cannabisnews.com: Witness in Deville Case Describes Drug Odor 





Witness in Deville Case Describes Drug Odor 
Posted by FoM on February 12, 2000 at 09:19:18 PT
By Kevin Blanchard, Acadiana Bureau 
Source: The Advocate Online
 A government informant in the drug conspiracy case against a former Duson police chief testified Friday that the smell of marijuana wafted from a duffel bag inside the chief's truck after the chief picked up the bag in Houston. Mack Keeton said he doubted former Police Chief Tom Deville had made the alleged Nov. 17, 1998, drug-run.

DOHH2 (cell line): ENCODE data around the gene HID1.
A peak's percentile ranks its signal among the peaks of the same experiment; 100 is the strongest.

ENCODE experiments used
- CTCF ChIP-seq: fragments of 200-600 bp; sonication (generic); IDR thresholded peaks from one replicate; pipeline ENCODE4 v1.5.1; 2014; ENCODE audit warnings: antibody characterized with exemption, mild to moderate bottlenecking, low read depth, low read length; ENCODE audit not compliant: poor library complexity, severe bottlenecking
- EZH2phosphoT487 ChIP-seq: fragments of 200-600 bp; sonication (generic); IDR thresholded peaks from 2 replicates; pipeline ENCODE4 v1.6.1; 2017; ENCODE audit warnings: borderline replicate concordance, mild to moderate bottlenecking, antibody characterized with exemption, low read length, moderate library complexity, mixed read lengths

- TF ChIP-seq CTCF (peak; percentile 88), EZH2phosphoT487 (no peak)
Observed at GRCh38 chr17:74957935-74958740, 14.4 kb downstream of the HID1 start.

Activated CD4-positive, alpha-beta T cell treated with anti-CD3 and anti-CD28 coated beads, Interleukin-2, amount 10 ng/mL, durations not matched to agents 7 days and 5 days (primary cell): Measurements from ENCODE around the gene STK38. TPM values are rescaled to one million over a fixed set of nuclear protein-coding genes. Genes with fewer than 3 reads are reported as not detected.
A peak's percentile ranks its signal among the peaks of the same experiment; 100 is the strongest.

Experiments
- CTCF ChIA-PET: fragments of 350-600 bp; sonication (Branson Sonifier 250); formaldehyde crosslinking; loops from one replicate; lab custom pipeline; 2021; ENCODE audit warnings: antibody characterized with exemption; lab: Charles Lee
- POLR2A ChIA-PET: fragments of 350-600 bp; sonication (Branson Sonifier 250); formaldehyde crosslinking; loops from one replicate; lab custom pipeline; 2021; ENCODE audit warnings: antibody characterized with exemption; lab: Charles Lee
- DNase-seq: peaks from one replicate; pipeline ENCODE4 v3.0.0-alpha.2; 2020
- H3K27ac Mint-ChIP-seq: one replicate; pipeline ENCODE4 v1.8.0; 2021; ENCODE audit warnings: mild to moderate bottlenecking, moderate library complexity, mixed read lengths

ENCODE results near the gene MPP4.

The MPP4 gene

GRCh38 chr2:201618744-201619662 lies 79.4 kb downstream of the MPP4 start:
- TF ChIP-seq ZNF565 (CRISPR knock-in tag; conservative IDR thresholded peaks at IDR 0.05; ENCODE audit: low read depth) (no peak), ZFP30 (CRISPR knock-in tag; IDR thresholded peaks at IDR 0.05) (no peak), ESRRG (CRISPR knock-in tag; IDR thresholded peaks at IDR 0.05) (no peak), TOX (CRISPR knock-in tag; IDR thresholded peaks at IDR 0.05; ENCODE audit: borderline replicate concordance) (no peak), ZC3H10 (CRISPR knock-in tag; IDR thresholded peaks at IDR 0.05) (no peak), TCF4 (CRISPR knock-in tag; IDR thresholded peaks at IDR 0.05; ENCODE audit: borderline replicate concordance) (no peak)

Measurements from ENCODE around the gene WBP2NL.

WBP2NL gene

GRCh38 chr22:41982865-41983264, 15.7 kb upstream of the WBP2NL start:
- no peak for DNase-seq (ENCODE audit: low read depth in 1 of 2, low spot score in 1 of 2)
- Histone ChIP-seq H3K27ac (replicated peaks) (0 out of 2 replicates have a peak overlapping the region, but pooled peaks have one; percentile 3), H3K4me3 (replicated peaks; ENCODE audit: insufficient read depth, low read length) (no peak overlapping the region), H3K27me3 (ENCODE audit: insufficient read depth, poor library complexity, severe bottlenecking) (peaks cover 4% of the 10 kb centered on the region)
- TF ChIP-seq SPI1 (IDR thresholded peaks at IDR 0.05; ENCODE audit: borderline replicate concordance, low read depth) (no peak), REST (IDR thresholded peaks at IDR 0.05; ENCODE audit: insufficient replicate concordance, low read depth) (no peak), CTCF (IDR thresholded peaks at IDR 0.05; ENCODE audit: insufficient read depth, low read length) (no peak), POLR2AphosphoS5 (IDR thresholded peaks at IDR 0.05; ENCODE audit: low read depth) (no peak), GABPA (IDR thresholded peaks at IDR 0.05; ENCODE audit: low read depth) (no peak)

"I'll betcha $200 there's no marijuana in that truck," Keeton said to the dealer who was supposed to receive the load, Lanier "Pop" Cherry, a friend of Deville's. But after catching a whiff of the pungent odor from outside a rolled-up window, Keeton said he welshed. Fourteen others indicted in the case have pleaded guilty in the multi-agency investigation dubbed "Sweet Dixie." Deville faces federal counts of conspiracy and possession with intent to distribute marijuana, interstate travel in aid of a racketeering crime and carrying a gun during a drug crime. He could be sentenced to life in prison if convicted. Deville's attorney, Daniel Stanford, has said Deville did not know he was picking up marijuana for Cherry. Cherry -- a horse trainer for many years -- told Deville the package would be horse supplies, Stanford said. Keeton admitted to injecting methamphetamines during his trip from San Antonio to visit Cherry. "I was pretty wired up," he told prosecutor Joe Mickel. Since he never saw the marijuana, Keeton said he took Cherry's word the bag contained marijuana. "You consider Mr. Cherry a honorable and trustworthy person, right?" Stanford asked. "Among thieves he is," Keeton replied. Keeton, a friend and Cherry had dropped by Deville's house to look at a horse trailer the night Deville returned from Houston. Keeton -- a confidential informant -- testified that he had only a brief conversation with Deville, who talked about the trouble getting in touch with his Houston contact -- Avel "Fat Boy" Garcia. "I'd like to never wake that fat Mexican. He never answered his phone," Keeton said Deville told him. But under cross-examination from Stanford, Keeton changed his story a bit, insisting Deville knew he'd picked up marijuana. "He said, 'I'd like to never wake the fat Mexican up to get the load,'" Keeton said testily to Stanford. "Now what's a load." Garcia testified the load was 90 pounds of marijuana, packaged tight and placed in the red duffel bag and two boxes. He said he met Deville at a Houston hotel, then drove with him in Deville's pickup truck to a house. Garcia said he was worried at first because Deville was a former police officer. But he seemed cordial and pleasant. "(Deville) said he was a person who could be trusted," Garcia said. "I said I'd always been on the other side of the law." Garcia said Deville was wearing a D.A.R.E. T-shirt during the trip, Garcia said. "We kind of joked around about it," Garcia said. "He looked like he was being kind of bold wearing that T-shirt and doing what he was doing." Garcia said he never saw Deville with a gun -- one of the counts Deville is charged with. He also said the word "marijuana" was not spoken that day. Friday in court was the next time the men saw each other. Stanford asked why Garcia would front 90 pounds of marijuana to Cherry -- who Garcia admitted owed him $130,000. Mickel asked Garcia if Cherry was secretive or open about his business dealings. "He was very open about it," Garcia deadpanned. "It's one of the reasons we're here." Garcia pleaded guilty to smuggling and use of a telephone to further drug crimes as part of a plea agreement with prosecutors who dropped the charge of conspiracy. Garcia faces a maximum of nine years on his current charges compared to a maximum life sentence on the conspiracy charge. Stanford's questioning about dates, drug amounts and the fact that Garcia did not initially mention Deville to investigators frustrated Garcia. "I'm sitting here because they brought this up against me," he retorted when Stanford asked again if he was telling the truth about one issue. "(Cherry) told me not to worry about anything and your client did too," Garcia told Stanford. "Do you blame Cherry?" Stanford asked." "And you're client," Garcia answered. Another man who pleaded guilty in the indictments, David Bertrand, said he was surprised by what he saw when he went by Cherry's house to buy marijuana one night in the summer of 1998. He testified that he saw Cherry getting the marijuana ready to package at the kitchen table while Deville stood nearby. "I remember that because it was a weird feeling with the chief standing there," Bertrand said. Stanford tried to damage Bertrand's credibility by pointing out that Bertrand never told investigators about his seeing Deville until the trial began. Bertrand also admitted that he perjured himself once in district court in St. Landry Parish by falsifying records to provide an alibi for a friend's brother. "You're up here testifying to help yourself now, right?" Stanford asked. "No sir, I have nothing to gain," Bertrand replied. "the worst thing I could do now is perjure myself." Cherry is not on the list of witnesses. The trial is expected to finish up next week. LafayettePublished: February 12, 2000 Copyright  2000, The Advocate, Capital City PressRelated Articles:Witness: Chief Asked for Drug Runhttp://www.cannabisnews.com/news/thread4677.shtmlAttorney: Ex-Chief Not Drug Runner http://www.cannabisnews.com/news/thread4654.shtml 
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